About Taylor Swift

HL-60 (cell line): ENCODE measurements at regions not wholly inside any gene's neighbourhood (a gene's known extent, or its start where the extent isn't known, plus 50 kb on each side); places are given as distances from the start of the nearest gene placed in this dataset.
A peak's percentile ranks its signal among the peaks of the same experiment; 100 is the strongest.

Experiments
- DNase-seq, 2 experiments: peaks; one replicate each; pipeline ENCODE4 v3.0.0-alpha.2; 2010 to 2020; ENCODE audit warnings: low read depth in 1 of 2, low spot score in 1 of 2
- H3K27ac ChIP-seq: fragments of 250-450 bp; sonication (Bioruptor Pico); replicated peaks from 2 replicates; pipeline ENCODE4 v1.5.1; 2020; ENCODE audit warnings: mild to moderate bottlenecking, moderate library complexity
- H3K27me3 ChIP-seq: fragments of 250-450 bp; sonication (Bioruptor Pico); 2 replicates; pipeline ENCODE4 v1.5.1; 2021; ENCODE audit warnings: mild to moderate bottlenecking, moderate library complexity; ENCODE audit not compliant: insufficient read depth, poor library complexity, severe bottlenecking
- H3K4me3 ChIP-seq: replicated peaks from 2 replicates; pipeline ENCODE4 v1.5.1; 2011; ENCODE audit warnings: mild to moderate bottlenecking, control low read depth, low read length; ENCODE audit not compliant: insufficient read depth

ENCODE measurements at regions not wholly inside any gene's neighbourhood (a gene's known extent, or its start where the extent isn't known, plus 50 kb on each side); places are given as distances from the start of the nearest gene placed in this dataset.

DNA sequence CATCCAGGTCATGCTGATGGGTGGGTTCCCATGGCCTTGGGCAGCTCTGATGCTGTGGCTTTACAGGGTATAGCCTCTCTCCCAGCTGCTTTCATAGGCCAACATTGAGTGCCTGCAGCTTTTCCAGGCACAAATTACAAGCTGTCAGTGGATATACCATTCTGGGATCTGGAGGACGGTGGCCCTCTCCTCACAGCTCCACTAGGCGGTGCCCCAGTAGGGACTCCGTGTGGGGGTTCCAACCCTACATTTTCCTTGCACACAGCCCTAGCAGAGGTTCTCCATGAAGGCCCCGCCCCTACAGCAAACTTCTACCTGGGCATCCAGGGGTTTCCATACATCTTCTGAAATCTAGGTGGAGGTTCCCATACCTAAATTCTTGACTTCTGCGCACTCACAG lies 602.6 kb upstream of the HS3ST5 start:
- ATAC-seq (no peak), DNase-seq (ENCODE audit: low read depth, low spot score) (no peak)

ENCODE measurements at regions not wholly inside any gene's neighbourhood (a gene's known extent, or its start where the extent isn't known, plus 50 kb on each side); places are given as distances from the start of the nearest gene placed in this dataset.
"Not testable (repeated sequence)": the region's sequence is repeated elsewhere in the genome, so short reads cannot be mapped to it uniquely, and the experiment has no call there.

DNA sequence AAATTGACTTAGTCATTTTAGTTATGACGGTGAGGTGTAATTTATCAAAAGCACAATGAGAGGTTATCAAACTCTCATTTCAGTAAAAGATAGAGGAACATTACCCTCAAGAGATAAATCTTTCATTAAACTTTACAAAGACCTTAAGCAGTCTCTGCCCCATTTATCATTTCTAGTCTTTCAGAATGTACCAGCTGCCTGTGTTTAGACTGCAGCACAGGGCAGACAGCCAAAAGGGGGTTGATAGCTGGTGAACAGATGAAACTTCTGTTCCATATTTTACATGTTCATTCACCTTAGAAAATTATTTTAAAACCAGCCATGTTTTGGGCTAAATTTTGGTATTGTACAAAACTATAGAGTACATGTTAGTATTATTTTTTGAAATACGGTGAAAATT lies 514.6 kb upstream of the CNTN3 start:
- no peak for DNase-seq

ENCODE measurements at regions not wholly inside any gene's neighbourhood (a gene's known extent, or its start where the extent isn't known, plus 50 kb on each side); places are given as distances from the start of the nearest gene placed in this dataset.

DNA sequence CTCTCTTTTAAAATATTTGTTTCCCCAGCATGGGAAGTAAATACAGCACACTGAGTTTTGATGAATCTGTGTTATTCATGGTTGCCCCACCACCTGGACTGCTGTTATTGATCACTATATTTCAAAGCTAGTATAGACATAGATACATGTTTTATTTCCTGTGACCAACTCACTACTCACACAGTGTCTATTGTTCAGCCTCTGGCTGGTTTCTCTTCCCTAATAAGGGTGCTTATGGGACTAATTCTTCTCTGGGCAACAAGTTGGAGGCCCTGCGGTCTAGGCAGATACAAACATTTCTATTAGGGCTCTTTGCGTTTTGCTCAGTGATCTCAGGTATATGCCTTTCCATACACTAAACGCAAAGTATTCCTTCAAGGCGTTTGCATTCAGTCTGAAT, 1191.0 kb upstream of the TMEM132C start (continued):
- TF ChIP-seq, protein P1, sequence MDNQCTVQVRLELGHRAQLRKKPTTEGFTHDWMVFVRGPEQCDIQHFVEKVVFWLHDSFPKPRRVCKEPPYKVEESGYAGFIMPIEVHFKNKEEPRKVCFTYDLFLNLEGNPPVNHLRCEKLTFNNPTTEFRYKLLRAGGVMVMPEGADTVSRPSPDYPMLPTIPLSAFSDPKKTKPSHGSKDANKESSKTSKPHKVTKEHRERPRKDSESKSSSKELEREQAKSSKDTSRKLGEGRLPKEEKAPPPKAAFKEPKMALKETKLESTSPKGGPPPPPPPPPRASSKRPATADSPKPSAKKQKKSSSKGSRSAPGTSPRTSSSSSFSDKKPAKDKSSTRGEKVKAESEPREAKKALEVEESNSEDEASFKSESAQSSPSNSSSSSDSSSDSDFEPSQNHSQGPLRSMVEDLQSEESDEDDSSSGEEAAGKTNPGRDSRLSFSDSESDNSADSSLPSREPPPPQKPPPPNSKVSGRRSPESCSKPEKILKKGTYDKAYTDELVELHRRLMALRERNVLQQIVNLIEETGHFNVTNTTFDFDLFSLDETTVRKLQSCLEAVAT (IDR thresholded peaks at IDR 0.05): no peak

Before Taylor Swift was a cultural icon who spearheaded an entire generation of sad girl pop music, she was a teenage country prodigy, signing to Sony at 14 and releasing her self-titled debut album at 17. Over the next few years, she became one of the few artists in music history who successfully moved from the country market to pop stardom, with records like Fearless, Speak Now and Red establishing her as America's primary authority on songwriting about the perils of love and heartbreak. 2014's 1989 saw Swift's move from country complete as she embraced synthpop and showcased her matured lyricism, thrusting her into the center of celebrity culture and related media scrutiny, which set the stage for the lyrical themes of her next record, the maximalist Reputation. Following that album, she left her original label Big Machine Records, leading to greater artistic freedom on 2019's Lover – as well as a highly publicized copyright dispute that saw Swift re-record her Big Machine albums as the contract she signed while 15 gave the ownership of her master recordings away. 2020 saw Swift move into stripped-down, indie folk-influenced territory on Folklore and Evermore, earning her the largest amount of critical acclaim to date with impressionist, nuanced storytelling. Her latest LP, 2022's Midnights, was a return to synthpop sonics with a nocturnal aesthetic.